"Chapter 4 - DOC 7"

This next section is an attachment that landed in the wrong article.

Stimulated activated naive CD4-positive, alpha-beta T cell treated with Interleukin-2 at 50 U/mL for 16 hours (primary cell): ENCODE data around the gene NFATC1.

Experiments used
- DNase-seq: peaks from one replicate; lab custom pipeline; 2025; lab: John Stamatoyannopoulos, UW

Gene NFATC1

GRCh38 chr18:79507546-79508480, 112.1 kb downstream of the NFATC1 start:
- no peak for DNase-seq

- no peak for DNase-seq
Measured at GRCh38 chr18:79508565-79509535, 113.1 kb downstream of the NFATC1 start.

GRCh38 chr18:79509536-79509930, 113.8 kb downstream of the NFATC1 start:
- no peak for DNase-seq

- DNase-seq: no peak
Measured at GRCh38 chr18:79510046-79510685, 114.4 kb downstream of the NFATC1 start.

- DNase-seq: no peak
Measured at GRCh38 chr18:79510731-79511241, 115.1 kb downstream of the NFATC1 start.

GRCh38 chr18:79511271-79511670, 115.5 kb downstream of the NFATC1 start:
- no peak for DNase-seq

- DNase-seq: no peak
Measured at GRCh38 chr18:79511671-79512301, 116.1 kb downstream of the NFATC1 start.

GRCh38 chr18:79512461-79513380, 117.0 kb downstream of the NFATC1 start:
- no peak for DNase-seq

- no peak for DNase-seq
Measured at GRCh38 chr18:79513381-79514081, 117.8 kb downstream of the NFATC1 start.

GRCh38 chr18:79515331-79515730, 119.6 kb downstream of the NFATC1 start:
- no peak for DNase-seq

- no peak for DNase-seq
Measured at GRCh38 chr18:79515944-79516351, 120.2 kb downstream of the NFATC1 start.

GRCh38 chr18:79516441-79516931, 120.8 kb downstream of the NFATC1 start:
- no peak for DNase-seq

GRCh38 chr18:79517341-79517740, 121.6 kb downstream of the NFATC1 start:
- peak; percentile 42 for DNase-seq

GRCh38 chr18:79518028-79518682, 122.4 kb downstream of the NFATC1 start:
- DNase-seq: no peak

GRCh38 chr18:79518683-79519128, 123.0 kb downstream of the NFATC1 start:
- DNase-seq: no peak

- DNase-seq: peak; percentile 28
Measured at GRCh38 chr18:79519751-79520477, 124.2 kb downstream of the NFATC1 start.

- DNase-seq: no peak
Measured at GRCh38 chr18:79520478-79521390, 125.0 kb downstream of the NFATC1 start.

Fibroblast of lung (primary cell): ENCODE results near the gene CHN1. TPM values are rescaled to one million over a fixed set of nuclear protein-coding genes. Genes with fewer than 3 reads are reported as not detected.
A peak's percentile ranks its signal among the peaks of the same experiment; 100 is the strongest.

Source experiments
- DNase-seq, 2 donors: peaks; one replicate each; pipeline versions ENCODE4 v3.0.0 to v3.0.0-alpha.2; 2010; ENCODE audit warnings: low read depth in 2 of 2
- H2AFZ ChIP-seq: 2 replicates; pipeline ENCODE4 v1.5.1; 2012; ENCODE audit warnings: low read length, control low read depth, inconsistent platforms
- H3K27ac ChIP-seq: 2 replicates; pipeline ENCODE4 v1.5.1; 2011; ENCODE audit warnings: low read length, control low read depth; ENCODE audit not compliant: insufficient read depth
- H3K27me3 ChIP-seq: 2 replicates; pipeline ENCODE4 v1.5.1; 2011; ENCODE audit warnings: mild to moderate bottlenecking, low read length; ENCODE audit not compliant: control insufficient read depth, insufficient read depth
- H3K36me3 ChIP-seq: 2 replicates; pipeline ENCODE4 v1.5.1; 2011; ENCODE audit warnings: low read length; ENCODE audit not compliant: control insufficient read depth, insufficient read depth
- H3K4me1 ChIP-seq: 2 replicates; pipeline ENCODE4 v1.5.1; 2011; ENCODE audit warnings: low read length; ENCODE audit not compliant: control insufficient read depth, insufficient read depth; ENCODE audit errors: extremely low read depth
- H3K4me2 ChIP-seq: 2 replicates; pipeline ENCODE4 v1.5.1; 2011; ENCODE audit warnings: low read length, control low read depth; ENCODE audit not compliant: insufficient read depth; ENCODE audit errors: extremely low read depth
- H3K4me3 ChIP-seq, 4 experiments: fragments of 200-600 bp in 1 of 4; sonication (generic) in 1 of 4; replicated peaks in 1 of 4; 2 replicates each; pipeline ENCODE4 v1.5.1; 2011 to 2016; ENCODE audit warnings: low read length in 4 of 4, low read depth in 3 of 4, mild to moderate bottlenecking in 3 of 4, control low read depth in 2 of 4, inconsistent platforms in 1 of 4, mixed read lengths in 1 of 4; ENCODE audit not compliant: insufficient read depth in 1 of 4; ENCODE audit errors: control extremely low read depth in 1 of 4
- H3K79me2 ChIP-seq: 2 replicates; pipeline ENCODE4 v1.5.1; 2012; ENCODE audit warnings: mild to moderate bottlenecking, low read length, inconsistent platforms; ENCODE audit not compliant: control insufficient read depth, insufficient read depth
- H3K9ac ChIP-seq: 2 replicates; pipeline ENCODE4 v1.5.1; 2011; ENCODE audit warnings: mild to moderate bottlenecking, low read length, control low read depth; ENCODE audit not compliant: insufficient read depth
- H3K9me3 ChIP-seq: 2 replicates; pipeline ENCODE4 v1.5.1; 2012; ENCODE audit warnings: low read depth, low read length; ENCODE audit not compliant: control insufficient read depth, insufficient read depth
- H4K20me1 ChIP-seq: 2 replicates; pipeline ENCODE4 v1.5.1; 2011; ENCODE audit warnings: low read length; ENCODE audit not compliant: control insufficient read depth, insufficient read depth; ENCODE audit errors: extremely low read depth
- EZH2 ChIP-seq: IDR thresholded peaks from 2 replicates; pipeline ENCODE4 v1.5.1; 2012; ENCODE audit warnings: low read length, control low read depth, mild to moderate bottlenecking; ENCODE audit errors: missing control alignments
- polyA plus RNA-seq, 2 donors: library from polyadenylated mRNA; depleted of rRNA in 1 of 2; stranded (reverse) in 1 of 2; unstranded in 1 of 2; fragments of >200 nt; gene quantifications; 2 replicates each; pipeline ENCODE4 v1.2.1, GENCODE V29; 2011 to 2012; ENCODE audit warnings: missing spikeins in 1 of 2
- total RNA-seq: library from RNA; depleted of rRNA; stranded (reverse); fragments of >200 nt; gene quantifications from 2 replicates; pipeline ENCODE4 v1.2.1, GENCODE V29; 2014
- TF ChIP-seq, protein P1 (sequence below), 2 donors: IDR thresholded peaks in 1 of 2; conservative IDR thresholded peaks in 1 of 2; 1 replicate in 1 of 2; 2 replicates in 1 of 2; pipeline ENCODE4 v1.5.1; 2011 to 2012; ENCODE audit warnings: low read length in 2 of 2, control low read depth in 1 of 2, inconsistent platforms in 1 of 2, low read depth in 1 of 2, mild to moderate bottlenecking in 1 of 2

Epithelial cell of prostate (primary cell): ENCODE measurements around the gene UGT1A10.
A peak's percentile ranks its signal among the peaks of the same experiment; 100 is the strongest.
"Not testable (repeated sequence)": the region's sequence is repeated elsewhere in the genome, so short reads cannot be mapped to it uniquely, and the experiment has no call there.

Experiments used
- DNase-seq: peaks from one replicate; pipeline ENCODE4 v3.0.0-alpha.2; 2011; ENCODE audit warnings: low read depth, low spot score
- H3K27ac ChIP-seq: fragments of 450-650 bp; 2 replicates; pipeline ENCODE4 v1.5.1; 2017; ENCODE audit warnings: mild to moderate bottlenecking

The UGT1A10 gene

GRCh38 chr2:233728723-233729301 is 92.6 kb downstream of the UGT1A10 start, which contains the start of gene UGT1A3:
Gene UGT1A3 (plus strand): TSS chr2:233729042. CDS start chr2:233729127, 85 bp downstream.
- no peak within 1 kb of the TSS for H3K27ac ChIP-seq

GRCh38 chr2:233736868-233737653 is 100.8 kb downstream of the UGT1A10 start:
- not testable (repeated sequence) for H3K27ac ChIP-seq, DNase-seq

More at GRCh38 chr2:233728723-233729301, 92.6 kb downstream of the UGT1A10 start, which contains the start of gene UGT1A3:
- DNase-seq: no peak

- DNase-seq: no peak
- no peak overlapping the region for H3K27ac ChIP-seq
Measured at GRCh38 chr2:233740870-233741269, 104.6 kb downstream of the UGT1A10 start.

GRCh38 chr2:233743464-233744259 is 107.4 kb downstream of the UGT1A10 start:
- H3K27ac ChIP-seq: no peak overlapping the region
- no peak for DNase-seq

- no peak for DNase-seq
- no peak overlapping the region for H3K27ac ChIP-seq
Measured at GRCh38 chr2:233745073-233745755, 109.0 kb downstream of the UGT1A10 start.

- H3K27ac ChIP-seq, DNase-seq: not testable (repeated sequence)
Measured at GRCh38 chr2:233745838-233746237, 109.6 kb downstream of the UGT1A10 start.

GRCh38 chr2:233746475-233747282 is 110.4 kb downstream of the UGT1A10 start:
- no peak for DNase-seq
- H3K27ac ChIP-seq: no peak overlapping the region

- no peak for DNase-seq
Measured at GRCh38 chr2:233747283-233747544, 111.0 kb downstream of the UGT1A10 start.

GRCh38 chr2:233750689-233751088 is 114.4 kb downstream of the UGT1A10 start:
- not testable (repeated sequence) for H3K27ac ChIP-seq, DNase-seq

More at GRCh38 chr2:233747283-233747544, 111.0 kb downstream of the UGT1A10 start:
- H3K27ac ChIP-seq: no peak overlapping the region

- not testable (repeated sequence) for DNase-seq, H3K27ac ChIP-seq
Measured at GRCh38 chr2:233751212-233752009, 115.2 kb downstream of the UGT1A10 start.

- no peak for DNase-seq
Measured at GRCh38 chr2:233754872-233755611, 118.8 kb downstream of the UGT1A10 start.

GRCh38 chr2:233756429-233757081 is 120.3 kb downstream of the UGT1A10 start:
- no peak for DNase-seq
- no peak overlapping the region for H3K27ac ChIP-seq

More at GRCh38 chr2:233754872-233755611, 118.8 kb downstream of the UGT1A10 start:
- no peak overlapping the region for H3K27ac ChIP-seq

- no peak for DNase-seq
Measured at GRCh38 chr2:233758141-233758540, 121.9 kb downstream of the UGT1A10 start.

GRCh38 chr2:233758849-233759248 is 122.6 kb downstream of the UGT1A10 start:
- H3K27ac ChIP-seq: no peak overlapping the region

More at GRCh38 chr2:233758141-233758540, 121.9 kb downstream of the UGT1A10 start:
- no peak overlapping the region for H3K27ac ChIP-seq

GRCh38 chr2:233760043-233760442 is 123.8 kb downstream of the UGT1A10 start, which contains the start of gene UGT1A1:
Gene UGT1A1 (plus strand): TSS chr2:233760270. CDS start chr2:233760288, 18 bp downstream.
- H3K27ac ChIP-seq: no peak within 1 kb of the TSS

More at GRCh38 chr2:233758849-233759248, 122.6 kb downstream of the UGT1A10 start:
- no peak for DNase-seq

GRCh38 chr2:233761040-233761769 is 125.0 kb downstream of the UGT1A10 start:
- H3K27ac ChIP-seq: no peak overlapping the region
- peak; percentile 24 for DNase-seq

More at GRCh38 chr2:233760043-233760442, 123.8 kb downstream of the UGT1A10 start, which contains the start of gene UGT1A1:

Chapter 11 – Out into space Specification Section 126.96.36.199 Out into space General learning outcomes for each section are given in the teaching notes from the CD-ROM. For information on Key Skills see the Specification section on the CD-ROM. Types: Students should demonstrate: (a) knowledge and understanding of phenomena, concepts and relationships by describing and explaining cases involving... (b) comprehension of the language and representations of physics: by making appropriate uses of the terms…; by expressing in words and vice-versa...; by sketching, plotting from data and interpreting… (c) quantitative and mathematical skills, knowledge and understanding by making calculations and estimates involving… Lesson Content Activities Homework 11.1 (a) motion in a horizontal circle and in a circular Rhythms of gravitational orbit, the heavens (b) changes of gravitational and kinetic energy, work done where the force is not along the line of motion 2 2 2 2 (c) v = r ω, a = v /r, F= mv /r, a = ω r and F = mω r Explain observations of the motion of planets, stars, the Moon and the seasons in terms of the heliocentric model of the solar system. Appreciate the simplification resulting from the replacement of the geocentric model by the heliocentric one. Explain the retrograde motion of Mars and the phases of Venus in terms of the heliocentric model. Lesson 1: In advance of this lesson, students should read Activity 10S “Watching the Reading 10T “Brahe and Hamlet” Section 11.1 from the textbook, and one or more of Readings planets go round Reading 20T “Hubble” 10T, 20T, 30T. Begin with a brainstorm of how unaided Activity 20S “Retrograde Reading 30T “The problem of observations of the motions/appearance of the Sun, Moon and motion” longitude” stars, the seasons etc. are explicable in terms of the accepted model of the solar system. Some students will not even be aware of how the stars move at night, so some time may need to be spent in eliminating misconceptions. Discuss the historical development of our understanding of motion in the solar system, from Ptolemy via Copernicus to Tycho Brahe 1 Lesson Content Activities Homework and Kepler, stressing how the heliocentric model makes calculation and explanation of motions much simpler. Demonstrate or have students run Activity 10S. Use the examples of the retrograde motion of Mars (Activity 20S) and the phases of Venus (p36) to illustrate the heliocentric model in action. Appreciate how Kepler’s first law led to precise fitting of planetary orbit data. Appreciate the origin of Kepler’s second law in terms of kinetic and potential energy exchanges. Use data on planetary orbit radii and orbital periods to derive Kepler’s third law. rd Lesson 2: Strictly speaking, the teaching of Kepler’s Laws is File 30T “Planetary orbit Qs 10D “Using Kepler’s 3 law” optional, so if you are pushed for time, you could limit the work data” of this lesson, and spend more time on the work of lesson 1. It is worthwhile considering Kepler’s laws as they are revisited later in the chapter. Discuss Kepler’s work showing that planets followed elliptical, not circular orbits (Kepler’s first law), and discuss qualitatively Kepler’s second law in terms of KE/PE exchanges. You could mention comets as orbiting bodies with orbits so elliptical that they are only close to the Sun for a short time during each orbital pass. Students can now try to obtain Kepler’s third law for themselves using the data in File 30T. Know that a body describing uniform circular motion is being accelerated towards the centre of its motion. Know the meaning of the terms centripetal acceleration and centripetal force. Know the meaning of the terms angular speed and radian measure. Use the relationship a = v /r in calculations involving 2 uniform circular motion. Recall and use the relationships v = 2Πr/T, ω = 2Πf and ω = 2π/T in calculations involving uniform circular 2 Lesson Content Activities Homework motion. Recall and use the relationship v = rω in calculations involving uniform circular motion. Recall and use the relationships a = ω r, F = mv /r, F 2 2 2 = mω r in calculations involving uniform circular motion. Know that for a body describing uniform circular motion, there must be an agent providing the centripetal force. Identify the origin of the centripetal force for a range of situations involving circular motion. Lesson 3-4: Begin with a recap of Newton’s first law, using Activity 30D “Galileo’s Qs 20W “Orbital velocities and Galileo’s “pin and pendulum” experiment (Activity 30D) and/or frictionless experiment” acceleration” the thought experiment of p36 in the BOOK. Lead into Activity 40E “Testing F = Qs 30S “Centripetal force” 2 discussion of what causes an object to follow a circular path, mv /r” Qs 40S “Circular motion- more noting that while the magnitude of the tangential velocity is Activity 60S “Driving round challenging” constant, the velocity itself is continually changing, and is in a circle” Qs 50C “Centrifuges” always centripetally directed. Derive the relationship a = v /r 2 Qs 20W “Orbital velocities Qs 70W “Radians and angular and, using v = rω, the corresponding relationship a = ω r. 2 and acceleration” speed” Discuss how Newton’s second law leads to the corresponding Qs 30S “Centripetal force” BOOK Qs p39 2 2 force relationships F = mv /r and F = mω r. Activity 40E can Qs 40S “Circular motion- 2 be used to test the relationship F = mv /r experimentally, while more challenging” Activity 60S enables circular acceleration to be modelled. Qs 50C “Centrifuges” Discuss the origin of the centripetal force in a variety of Qs 70W “Radians and situations (see BOOK p38, and get students to brainstorm angular speed” others). Mention the absence of work done in circular motion, BOOK Qs p39 as the force is perpendicular to the direction of motion. Students should be given plenty opportunity to practise using the various relationships: see BOOK questions p39 and the question sets listed right. 11.2 (a) motion in a uniform gravitational field, the gravitational field Newton’s of a point mass Gravitational (b) gravitational field, diagrams/graphs of gravitational fields 2 2 law (c) F = -GMm/r , g = F/m, g = -GM/r 3 Lesson Content Activities Homework Appreciate the thought processes that led Newton to promulgate his Law of Universal Gravitation. Recall and use the equation describing Newton’s Law 2 of Universal Gravitation: F = -Gm1m2/r . Understand how Kepler’s third law may be derived from a consideration of Newton’s Law of Universal Gravitation and the expression for centripetal force. Make calculations on satellites orbiting massive bodies to determine, for example, the mass of the massive body, the orbital period, the orbital radius. Lesson 5-6: Introduce Newton’s Law of Universal Gravitation Activity 70S “Variations in Activity 80S “Gravitational (NLUG) using the treatment of BOOK p40, where the Moon’s gravitational force” universes” centripetal acceleration is just the acceleration at the Earth’s Activity 80S “Gravitational Activity 90S “Gravitation with three 2 surface diluted by distance . Lead into F = -Gm1m2/r , 2 universes” bodies” illustrating the equation with Activity 70S and sample Activity 90S “Gravitation Qs 80W “Newton’s gravitational calculations. The inverse square nature of the law can be with three bodies” law” understood in terms of gravity diluting over a surface of area Qs 80W “Newton’s Qs 60C “How Cavendish didn’t 2 4пr (see BOOK p41). Discuss how the gravitational force gravitational law” determine g and Boys did” gives rise to the centripetal force. It is worthwhile showing how Qs 110S “Finding the mass Qs 90C “Are there planets around 2 Kepler’s third law arises by equating Gm 1m2/r = m2ω r, and 2 of a planet with a satellite” other stars?” inserting ω = 2п/T. Activities 80S and 90S can be used to Qs 110S “Finding the mass of a explore the nature of the gravitational force further, possibly planet with a satellite” setting for homework if time is limited. In the second session, students should do problem solving, using, for example, Qs 80W, Qs 110S, and/or Activities 80S and 90S. Know that a gravitational field is a region in space where a mass feels a force due to another mass. Know the meaning of the term gravitational field strength. Recall and use the equation for radial gravitational 2 fields g = F/m = -GM/r , to make calculations involving gravitational fields. Draw the pattern of gravitational field lines around a mass such as a planet. 4 Lesson Content Activities Homework Sketch the variation in gravitational field strength with distance from a body. Sketch the variation in total gravitational field strength with distance from the surface of the Earth to the surface of the Moon, identifying key features. Make calculations on satellites orbiting massive bodies to determine, for example, the mass of the massive body, the orbital period, the orbital radius. Lesson 7-8: Introduce the concept of the gravitational field, Activity 110S “Probing a Activity 110S “Probing a recapping work from Chapter 9 on the gravitational field at the gravitational field” gravitational field” surface of the Earth, and generalizing to any body with mass. Qs 110S “Finding the mass Qs 110S “Finding the mass of a Show the relationship between the equation for gravitational of a planet with a satellite” planet with a satellite” force and that for field, noting how they are linked through F = BOOK Qs p46 BOOK Qs p46 mg. Discuss the graphical depiction of a gravitational field, Qs 120D “The gravitational field noting that the field lines show the direction of the gravitational between the Earth and the Moon” force that acts on a mass placed in the field. Discuss the Qs 130C “Variation in g” launching of a satellite into orbit (BOOK p42), noting that the Reading 60T “Forces on real gravitational field is accelerating the satellite towards the Earth objects” always, but it remains in orbit due to high speed. It is also Reading 70T “Gravity can pull worth pointing out that objects in free fall are not weightless, things apart” but that they are being accelerated towards the centre of the Reading 100T “Supernovae and Earth. Go through the calculation of geostationary orbit radius, black holes” and then get students to do Qs 110S (could be homework), if not done so already. Students can carry out Activity 110S which uses Apollo data to determine the variation in field strength with distance from the Earth to the Moon. Alternatively, just use display material 100O as a basis for discussion, and do Activity 110S for homework. Display material 120O illustrates the variation of the field strength from the Earth to the Moon, which can be explored quantitatively using Qs 120D. 11.3 Arrivals (a) momentum as a vector, force as rate of change of and momentum, conservation of momentum departures (b) momentum, graphs showing force versus time for collisions etc. (c) p = mv, F = Δ(mv)/ Δ t 5 Lesson Content Activities Homework Know the meaning of the term momentum, and how to calculate it using p = mv. Know that momentum is conserved in collisions, disintegrations, explosions etc. Investigate experimentally the principle of conservation of momentum. Use the principle of conservation of momentum to do calculations on collisions, disintegrations, explosions etc. Lesson 9-10: Introduce momentum as the “quantity of motion” Activity 120E “Low friction Worksheet “Momentum problems” possessed by a body. Introduce the momentum equation p = collisions and explosions” on colliding basketballs. mv. The following experiments are drawn directly from the (use video camera?) Qs 140W “Change in momentum GCSE separate sciences physics “Forces and Motion” Activity 160S “Modelling as a vector” module. You should demonstrate all of the experiments collisions” Qs 160S “Collisions of spheres” qualitatively, and do or analyse a selection of them using the Worksheet “Momentum Qs 170C “Collision with spaceship video camera. Activity 160S should also be used to simulate problems” on colliding Earth” collisions, if desired for homework. basketballs Use the air track and vehicles to demonstrate the following collisions, if possible recording each collision using the digital camera: (1) elastic collision (equal masses); (2) elastic collision (light + heavy); (3) coalescence (equal masses); (4) coalescence (light + heavy); (5) disintegration (light + heavy and/or light + light). Data can be displayed and analysed on the iMac. Alternatively, you could show the relevant clips from the Multimedia Motion CD. Some of the collisions could be pre-recorded if necessary, and you could get different groups to analyse different collisions, pooling results later. Get students to analyse the data from some of the experiments to elucidate/confirm the principle of conservation of momentum, noting that momentum has direction as well as magnitude. Where possible, follow up the analysis of each collision with a numerical question (see question sets right) based on the type of collision considered, and try to relate each collision to a “real world” situation, for example the recoil of a gun when fired. Discuss briefly Galilean invariance as 6 Lesson Content Activities Homework applied to collisions (BOOK p48). Know that the change in momentum of one body in a collision is equal and opposite to that of the other body. Know the meaning of the term impulse (= change in momentum = force x time). Explain, in terms of FΔt = change in momentum, how and why the contact time is maximized in ball/racquet sports. Explain, in terms of FΔt = change in momentum, how and why the impact force is minimized in vehicle collisions. Calculate the change in momentum from a force versus time graph. Sketch how the force versus time graph changes when, say, the impact time is increased. Lesson 11: Analyse data from one of the collisions (the Activity 180S “Crunch – Qs 150S “Impulse and momentum disintegration is possibly the most instructive) to illustrate the gently!” in collisions” principle that the change in momentum is the same for each Qs 160S “Collisions of spheres” body. Use this result to discuss the simple rule that m 1Δv1 = m2Δv2, illustrating qualitatively with the examples on p50. Introduce the term impulse, defining it simply as the change in momentum as discussed above. Show how F = ma gives rise to FΔt = change in momentum, and discuss the usefulness of this equation in sport, where maximizing the force and/or contact time (follow through) leads to a large momentum change for the ball/puck. Show how the change in momentum can be computed from a force versus time graph, as the area under the graph. Discuss situations where we desire to minimize the force by increasing the time over which it acts, such as parachutists landing, crumple zones on cars. Stress that the area under the force-time graph will be the same, as the momentum change is the same, but the force is reduced if the contact time is increased: show this graphically. Activity 180S explores this 7 Lesson Content Activities Homework further in detail. Explain the operation of a rocket in terms of action- reaction (Newton 3). Apply the relationship F = change in momentum/time to calculate the thrust of a rocket. Apply the relationship F = change in momentum/time, and the principle of conservation of momentum to determine the motion of a rocket-powered vehicle (moving either horizontally or vertically). Lesson 12: Blow up a balloon and let it fly across the class, Activity 170D “Testing a Qs 180S “Jets and rockets” getting students to brainstorm how it works in terms of rocket engine” Qs 190C “Getting a satellite up to conservation of momentum. Recapping the analysis of the Launch model rocket speed” disintegration on the air track (or discussion of cannon BOOK Qs p54 recoiling on firing cannon ball) may be helpful. Discuss the action-reaction pair of forces involved: balloon exerts force on gas, and gas exerts force on balloon. You could also demonstrate a rocket kit outside on the playing field, possibly with video recording of the take-off against a scale, so that the initial acceleration can be determined. Go through the analysis of momentum conservation for a rocket ejecting hot gases (see BOOK p53), although note that this analysis only applies for horizontal motion. Go through a calculation to determine the initial acceleration of a rocket launched vertically, possibly using data from the rocket. Note that the kit rocket motors are classified according to total impulse (= thrust x burn time). 4.4 Mapping (a) work done, changes of GPE and KE, gravitational field and gravity potential of a point mass, motion in a uniform gravitational field (b) KE and GPE, gravitational field, gravitational potential, graphs showing variation of gravitational potential with distance, gravitational potential as the area under the field versus distance graph, graphs showing force as the tangent to a graph of GPE versus distance, equipotential surfaces (c) GPE change = mgh, work done = FΔs, GPE = -GMm/r, Vgrav = Egrav/m = -GM/r 8 Lesson Content Activities Homework Recall and use the equation ΔGPE = mgΔh for objects moving in uniform gravitational fields. Know that gravitational potential is defined as GPE per unit mass. Sketch field lines and corresponding equipotential lines for a uniform gravitational field. Determine gravitational field strength in a uniform field from a plot of potential versus displacement (slope of graph). Determine force from a plot of GPE versus displacement (slope of graph) Determine gravitational potential difference from a plot of field strength versus displacement (area under graph). Lesson 13: To begin with, we consider only uniform fields: in Activity 210D “Gravitational Qs 200W “Pole vaulting” later lessons the treatment is extended to radial fields. While slides” (analyse data from) Qs 210S “Gravitational potential doing this lesson, you can stress that the treatment applies for energy and gravitational potential” situations close to the Earth’s surface where the gravitational field strength does not change significantly with height. Recap GCSE/AS work on the equation ΔGPE = mgΔh (weight x height = gravitational force x vertical distance). Define gravitational potential as GPE per unit mass, and discuss the field and corresponding potential energy pictures as per BOOK p56. Discuss the graphical relationship between field and potential (field strength = -potential gradient), and similarly potential difference = area under field versus displacement graph. These relationships are best understood if specific numerical examples are considered (see Qs 210S). At this stage it is acceptable to set the potential at the Earth’s surface -1 to be 0 J kg . If time permits, you could analyse data collected in Activity 210D, or set this for homework. Analyse spacecraft data to show that gravitational potential varies with 1/r. Use the equation Vgrav = -GM/r to calculate potentials of radial fields. 9 Lesson Content Activities Homework Appreciate that a 1/r potential is consistent with an inverse square gravitational field. Determine gravitational field strength in a uniform field from a plot of potential versus displacement (slope of tangent). Determine force from a plot of GPE versus displacement (slope of tangent) Determine gravitational potential difference from a plot of field strength versus displacement (area under graph). Compute energy changes for a body moving in a radial gravitational field, using Vgrav = -GM/r and the fact that KE + GPE = a constant. Sketch and interpret graphs for the combined potential of a two-body system such as Earth-Moon. Lesson 14-15: Generalise the relationships field strength = - Activity 240S Analysing data Qs 220D “Gravitational PD, field potential gradient and potential difference = area under field- from the Apollo 11 mission strength and potential” displacement graph to radial fields (p57). Introduce the to the Moon” problem of calculating energy changes etc. in a radial field, one that is not uniform. Explore the variation in gravitational potential and field using Activity 240S, which uses Apollo 11 data. Alternatively and more succinctly, show (BOOK p57) 2 how the relationship Vgrav = C – ½ v arises, and then get students to verify that the Apollo 11 data on p58 gives a 1/r variation of potential with distance. To further illustrate how a 1/r potential gives rise to an inverse square field, go through the treatment at the top of p58. Although this will only appeal to the most mathematically inclined, you should at least go through it to show how the equation Vgrav = -GM/r is consistent 2 with g = GM/r . Discuss, in at least qualitative terms, the energy changes experienced by Apollo 11 returning to Earth, in terms of falling down a potential well whose slope gives the field strength and hence the acceleration. (A large filter funnel with a marble, or better still a rubber sheet helps to illustrate this point.) You should also consider what a graph of the combined Earth plus 10 Lesson Content Activities Homework Moon potential would look like (see p59). Activity 230S can be used to further explore the field-potential relationship. Use modelling software to trace equipotentials in a radial field, probe variation in gravitational potential from motion data, explore the link between field strength and potential gradient. Lesson 16: Software activities 250S, 260S and 280S. Activity 250S “Variations in field and potential” Activity 260S “Probing gravitational potential” Activity 280S “Relating field and potential” Know that, with no forces other than gravity acting, the total mechanical energy for a body in a gravitational field equals its KE plus its GPE. Explain correctly the term escape velocity. Calculate the escape velocity for a planet given its mass and radius. Calculate the speed of arrival of a meteorite at the Earth, from a knowledge of its initial speed, distance from Earth, and the mass and radius of the Earth. Explain the slingshot effect for speeding up spacecraft. Lesson 17: Discuss how to calculate the escape velocity from Activity 230S “Inferring Qs 250S “Summary questions for the Earth from a consideration of the (constant) total fields” Chapter 11” mechanical energy (TME = GPE + KE). Note that a spacecraft BOOK Qs p60 could “escape” at any speed, but the “escape velocity” corresponds to the speed that needs to be reached if the craft is going to coast to infinity, slowing to a halt as it does so. Consider also the situation where meteorites etc. arrive at the Earth: equivalent to the escape situation run in reverse. You can extend this treatment to situations where the initial speed 11 Lesson Content Activities Homework and distance of the meteorite from the Earth are known, not just assuming it starts from infinity with zero speed. Activity 230S can also be used to show the changes in GPE and KE, the total energy remaining constant. Discuss the slingshot technique for speeding up spacecraft (see Reading 90T). Understand the interplay of KE, GPE and other factors in determining how best to launch a satellite into a particular orbit. Lesson 18: Optional, do if time permits. Students do Activity Activity 290S “Setting up Qs 230D “Changing orbits” 290S on putting satellites in orbit, and Qs 230D. energetic orbits” Qs 240D Why is a black hole Qs 230D “Changing orbits” black?” Reading 120T “Comets and the Rosetta mission” Reading 130T “The Cassini- Huygens mission to Saturn” Do test on Chapter 11 BOOK Qs p62 12